How to deal with dif­fi­cult co-work­ers

Finweek English Edition - - CONTENTS -

most of us will have dealt with a nar­cis­sist co-worker at some point. Or a bully. Or some­one pas­sive-ag­gres­sive. Or a whiner. Or a gos­sip.

And then there’s that one spe­cial col­league who’s a nar­cis­sis­tic, pas­siveag­gres­sive bully who can’t stop whin­ing about a per­ceived slight five years ago, and con­stantly trash talks you be­hind your back.

Deal­ing with im­pos­si­ble peo­ple is dif­fi­cult, but gen­er­ally not im­pos­si­ble. Mostly it re­quires a level head and some deep breath­ing.

The most dif­fi­cult type of per­son to man­age is the self-ab­sorbed ego­cen­tric, the nar­cis­sist who has an in­flated sense of their own im­por­tance, is ar­ro­gant and won’t lis­ten to oth­ers. They are in­ca­pable of em­pa­thy, and ap­peal­ing to them on the grounds of what’s best for the team, won’t help, says Kirsten Long, a life coach at the Sand­ton-based Coach 4 Life. “The only way of deal­ing with a nar­cis­sist is to ex­plain ex­plic­itly what the ben­e­fits are for them.”

De­spite their low emo­tional in­tel­li­gence, nar­cis­sists will of­ten climb to the top of the cor­po­rate lad­der – mostly be­cause they are the most driven and con­fi­dent peo­ple in the of­fice. If you have a nar­cis­sist for a boss, there are ways to man­age the situation, par­tic­u­larly by the con­stant stroking of their ego. (Sur­prise! Nar­cis­sists re­spond well to con­stant praise.) How­ever, recog­nise that in the long term you would prob­a­bly need to find an­other po­si­tion. An ego­ma­niac who feels threat­ened can be ex­tremely dan­ger­ous.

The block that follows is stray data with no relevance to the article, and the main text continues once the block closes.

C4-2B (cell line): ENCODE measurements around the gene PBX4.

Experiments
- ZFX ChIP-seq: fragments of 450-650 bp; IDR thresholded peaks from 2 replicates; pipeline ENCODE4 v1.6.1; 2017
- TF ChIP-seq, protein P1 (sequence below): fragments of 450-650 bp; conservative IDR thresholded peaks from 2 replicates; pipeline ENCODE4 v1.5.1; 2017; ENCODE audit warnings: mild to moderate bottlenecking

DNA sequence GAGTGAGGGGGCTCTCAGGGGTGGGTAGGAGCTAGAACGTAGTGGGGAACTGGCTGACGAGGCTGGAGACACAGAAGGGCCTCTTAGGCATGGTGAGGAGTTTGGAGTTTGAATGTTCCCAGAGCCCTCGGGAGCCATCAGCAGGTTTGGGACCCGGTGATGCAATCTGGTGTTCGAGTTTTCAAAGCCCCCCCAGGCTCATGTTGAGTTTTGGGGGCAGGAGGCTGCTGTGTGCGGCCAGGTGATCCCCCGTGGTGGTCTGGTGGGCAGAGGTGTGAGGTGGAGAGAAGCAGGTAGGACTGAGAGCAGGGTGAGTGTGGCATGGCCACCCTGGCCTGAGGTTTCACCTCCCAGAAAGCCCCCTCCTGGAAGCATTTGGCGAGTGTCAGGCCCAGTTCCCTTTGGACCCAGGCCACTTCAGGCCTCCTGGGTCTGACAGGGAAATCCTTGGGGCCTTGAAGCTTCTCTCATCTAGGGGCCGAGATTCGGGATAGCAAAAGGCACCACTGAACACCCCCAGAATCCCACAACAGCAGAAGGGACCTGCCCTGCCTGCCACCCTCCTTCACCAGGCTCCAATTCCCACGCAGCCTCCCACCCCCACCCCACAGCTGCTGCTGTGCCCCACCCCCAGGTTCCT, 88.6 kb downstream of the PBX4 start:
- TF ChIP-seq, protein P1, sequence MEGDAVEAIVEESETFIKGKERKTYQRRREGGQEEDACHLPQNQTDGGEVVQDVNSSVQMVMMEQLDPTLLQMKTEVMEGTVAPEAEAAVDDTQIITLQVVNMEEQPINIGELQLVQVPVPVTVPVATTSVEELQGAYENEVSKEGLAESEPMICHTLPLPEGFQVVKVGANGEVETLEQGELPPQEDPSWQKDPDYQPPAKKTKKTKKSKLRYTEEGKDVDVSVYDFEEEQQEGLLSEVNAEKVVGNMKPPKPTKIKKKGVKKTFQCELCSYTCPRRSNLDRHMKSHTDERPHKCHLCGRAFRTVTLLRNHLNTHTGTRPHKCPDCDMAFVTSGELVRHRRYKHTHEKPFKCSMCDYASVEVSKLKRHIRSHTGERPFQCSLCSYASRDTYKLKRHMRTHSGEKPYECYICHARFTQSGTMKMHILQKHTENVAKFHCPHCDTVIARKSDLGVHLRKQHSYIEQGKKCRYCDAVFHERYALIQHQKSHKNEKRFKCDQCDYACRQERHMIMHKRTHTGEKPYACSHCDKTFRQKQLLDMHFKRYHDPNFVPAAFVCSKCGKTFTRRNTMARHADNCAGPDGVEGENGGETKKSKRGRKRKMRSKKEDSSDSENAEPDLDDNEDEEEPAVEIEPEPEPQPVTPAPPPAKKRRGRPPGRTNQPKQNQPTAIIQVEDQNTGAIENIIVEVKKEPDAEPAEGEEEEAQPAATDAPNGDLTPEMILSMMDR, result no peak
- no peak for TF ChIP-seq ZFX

The pas­sive-ag­gres­sive sabo­teur

These co-work­ers are silently un­der­min­ing your au­thor­ity. They may en­thu­si­as­ti­cally agree to do some­thing and then find ex­cuses not to de­liver. Un­like nar­cis­sists, how­ever, pas­sive-ag­gres­sive col­leagues are of­ten ca­pa­ble of em­pa­thy, says Long. If you spend time with them and motivate them, they should re­spond. Also, nip pas­siveag­gres­sive be­hav­iours in the bud as soon as pos­si­ble. For ex­am­ple, if a col­league is con­sis­tently late for meet­ings, don’t let it slide and ask them di­rectly to en­sure that they ar­rive on time.

The downer

One way of deal­ing with ex­ces­sively neg­a­tive peo­ple is to en­cour­age them to be prob­lem-solvers, says Long. For ex­am­ple, when they are dis­mis­sive about a planned new ini­tia­tive, ask them what they would do to ad­dress ob­sta­cles and en­sure suc­cess.

“Also re­mem­ber that neg­a­tive peo­ple can be use­ful in spot­ting prob­lems,” says Long. “Don’t ig­nore them out of hand.”

But re­sist agree­ing (or even nod­ding along) with rant­ing pes­simists just to get them off your back; this will only en­cour­age them. Take ev­ery op­por­tu­nity to con­tra­dict them with the facts.

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